Career

Tax vs audit: how to choose a career path in accounting

10 min read
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As an accounting student, you're faced with many decisions before graduation. Where will my dream career start? In which function do I want to focus? Accountants have plenty of job flexibility and your career could go in many different directions. CPAs can work in many different job functions and in diverse industries. Many accountants and CPAs who land in public accounting consider tax or audit as a career function. Are these areas right for you? And if so, which is a better fit?

It really is all about the right fit – which one better accommodates your lifestyle and career goals? What’s going to make you happy? While tax and audit can functionally be very different from each other, there are some common values you need to take into consideration. In this article, we'll share advice on how to choose between the two accounting functions. 

Audit vs tax: what's the difference?

Audit and tax are two very different specialties in accounting. Here's a high-level overview of what each function entails.

Auditors review financial statements to ensure their accuracy and compliance with appropriate regulations. After this review, auditors are responsible for communicating findings with the client. To work in audit, you need a strong attention to detail and significant knowledge of audit standards and regulations, especially those most relevant to your client's business. Furthermore, you'll need to be able to think critically to identify and solve any problems with the financial data. 

When you tell friends and family that you're interested in a career in accounting, they'll most often assume you're talking tax. Similar to auditors, tax accountants also review financial statements and data, but for the purpose of preparing and filing state and federal taxes. To succeed in tax, you'll also need great attention to detail. Effective communication skills are key to sharing tax implications with clients, since this greatly impacts their business's finances. 

How to choose audit vs tax

We've weighed in on the differences and similarities between audit and tax. Now, here are important considerations as you prepare to decide between the two.

Test the waters in both

Before deciding audit vs tax, you should have a first-hand understanding of how you perform in both specialties. Get internships in both tax and audit. There’s nothing wrong with that, and there’s no better way to scope out these careers than actually being in them.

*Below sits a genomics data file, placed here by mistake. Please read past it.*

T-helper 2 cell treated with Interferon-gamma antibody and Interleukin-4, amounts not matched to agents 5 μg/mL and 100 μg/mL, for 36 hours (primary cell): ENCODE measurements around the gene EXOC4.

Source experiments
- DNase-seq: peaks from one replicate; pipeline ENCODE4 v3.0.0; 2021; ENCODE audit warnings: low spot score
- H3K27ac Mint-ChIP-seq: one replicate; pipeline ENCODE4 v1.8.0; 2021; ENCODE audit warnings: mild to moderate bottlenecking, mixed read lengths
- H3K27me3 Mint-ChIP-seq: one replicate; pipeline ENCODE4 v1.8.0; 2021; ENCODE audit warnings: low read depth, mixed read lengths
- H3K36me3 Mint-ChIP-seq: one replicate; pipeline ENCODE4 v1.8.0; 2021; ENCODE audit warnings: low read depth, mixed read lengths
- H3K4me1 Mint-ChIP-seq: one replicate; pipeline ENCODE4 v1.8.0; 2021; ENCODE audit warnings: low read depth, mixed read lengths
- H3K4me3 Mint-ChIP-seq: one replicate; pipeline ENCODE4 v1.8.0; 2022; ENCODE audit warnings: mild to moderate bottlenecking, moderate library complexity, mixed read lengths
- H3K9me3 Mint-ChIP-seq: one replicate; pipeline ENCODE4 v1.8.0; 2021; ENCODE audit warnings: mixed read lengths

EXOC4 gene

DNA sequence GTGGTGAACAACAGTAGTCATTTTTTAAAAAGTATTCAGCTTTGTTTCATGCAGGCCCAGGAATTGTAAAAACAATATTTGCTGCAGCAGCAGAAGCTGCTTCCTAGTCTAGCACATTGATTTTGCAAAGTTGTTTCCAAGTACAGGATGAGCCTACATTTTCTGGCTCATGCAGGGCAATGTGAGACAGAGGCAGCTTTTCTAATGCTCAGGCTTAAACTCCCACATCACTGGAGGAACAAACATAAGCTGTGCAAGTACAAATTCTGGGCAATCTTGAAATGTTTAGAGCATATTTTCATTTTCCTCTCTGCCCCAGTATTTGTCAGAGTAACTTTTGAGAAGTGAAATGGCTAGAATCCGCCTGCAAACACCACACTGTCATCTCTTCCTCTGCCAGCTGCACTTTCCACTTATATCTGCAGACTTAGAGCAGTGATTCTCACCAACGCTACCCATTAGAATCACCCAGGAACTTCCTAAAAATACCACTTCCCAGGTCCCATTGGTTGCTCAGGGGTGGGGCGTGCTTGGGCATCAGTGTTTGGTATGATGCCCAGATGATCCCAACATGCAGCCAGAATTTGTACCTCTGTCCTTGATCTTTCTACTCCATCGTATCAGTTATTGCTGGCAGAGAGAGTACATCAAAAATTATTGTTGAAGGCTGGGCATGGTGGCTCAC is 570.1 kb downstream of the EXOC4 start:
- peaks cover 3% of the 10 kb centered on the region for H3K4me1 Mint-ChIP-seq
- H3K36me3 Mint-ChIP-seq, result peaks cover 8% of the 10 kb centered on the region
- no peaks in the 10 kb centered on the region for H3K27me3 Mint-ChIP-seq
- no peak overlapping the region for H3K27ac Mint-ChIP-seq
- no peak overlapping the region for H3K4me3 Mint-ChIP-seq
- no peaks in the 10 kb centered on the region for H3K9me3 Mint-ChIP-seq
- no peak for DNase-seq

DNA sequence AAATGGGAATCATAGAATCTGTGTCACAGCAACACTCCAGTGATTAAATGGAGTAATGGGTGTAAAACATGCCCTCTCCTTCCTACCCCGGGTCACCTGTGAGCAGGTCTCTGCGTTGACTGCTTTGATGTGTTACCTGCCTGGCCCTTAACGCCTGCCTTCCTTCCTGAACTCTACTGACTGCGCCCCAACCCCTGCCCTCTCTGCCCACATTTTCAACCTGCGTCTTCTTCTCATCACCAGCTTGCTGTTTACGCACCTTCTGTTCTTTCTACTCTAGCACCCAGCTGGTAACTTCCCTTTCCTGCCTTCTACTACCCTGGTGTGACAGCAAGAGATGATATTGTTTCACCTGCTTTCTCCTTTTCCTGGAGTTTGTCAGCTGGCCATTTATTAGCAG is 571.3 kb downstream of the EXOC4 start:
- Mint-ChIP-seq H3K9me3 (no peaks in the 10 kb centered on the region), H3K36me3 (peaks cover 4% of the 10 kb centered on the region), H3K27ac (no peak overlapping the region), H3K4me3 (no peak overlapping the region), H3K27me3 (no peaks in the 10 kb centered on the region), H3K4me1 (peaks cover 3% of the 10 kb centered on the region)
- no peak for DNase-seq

If you're unable to snag an official internship in both functions, consider meeting with a colleague on a different team to learn more about their experience. 

Match your career interests with your lifestyle

Your job satisfaction may be directly connected to how well the role matches with your personal lifestyle. Answer the following questions -- your answers may help decide audit vs tax for you. 

  • Do you want to be the road warrior who gets to travel to different cities and constantly meet new people, or are you more comfortable being in a local, centralized firm location?
  • Do you prefer a smaller or larger firm?
  • Are you looking to start a family someday and will need more flexible work hours? 

Auditors often travel to the client, so you're more likely to rack up the air miles in this role. If you're exploring tax, never forget about tax busy season. From January until April, tax accountants are expected to work incredibly long hours and have intense work schedules. 

Find your passion

Both tax and audit span just about every industry you can think of. If nonprofit work motivates you, work for an organization you're passionate about. If finance, retail or manufacturing really catch your interests, go do tax or audit for one of them. The size and industry of your accounting firm or organization can make or break your accounting experience.

What if I make the wrong choice?

If you choose to explore one function and learn that it's not for you, that's okay! It’s called a learning experience – you learn from it, and you move on to something better. You are not tied down to only working in tax or only working in audit your entire career. In fact, it’s rare now to work at one place or even one industry until retirement. Get your experience (typically two years before getting your CPA license), then pick your options. For example, if you spent your first two years in tax and hated it, then show employers how transferable your skills are and switch to audit.

Keep in mind…

If you have a strong work ethic and do your job well, the firms likely don’t want to lose you. If you feel like something is “missing” and want to explore another track, employers are usually willing to have those talks with you.

 

No matter which road you take, the benefit of a CPA license is undeniable. CPA licensure expands your knowledge within your functional area and is the highest designation in accounting - a great step for continual career advancement. 

Becker can help you pass the CPA Exam and earn CPA licensure. Learn more about our CPA Exam Review courses. 

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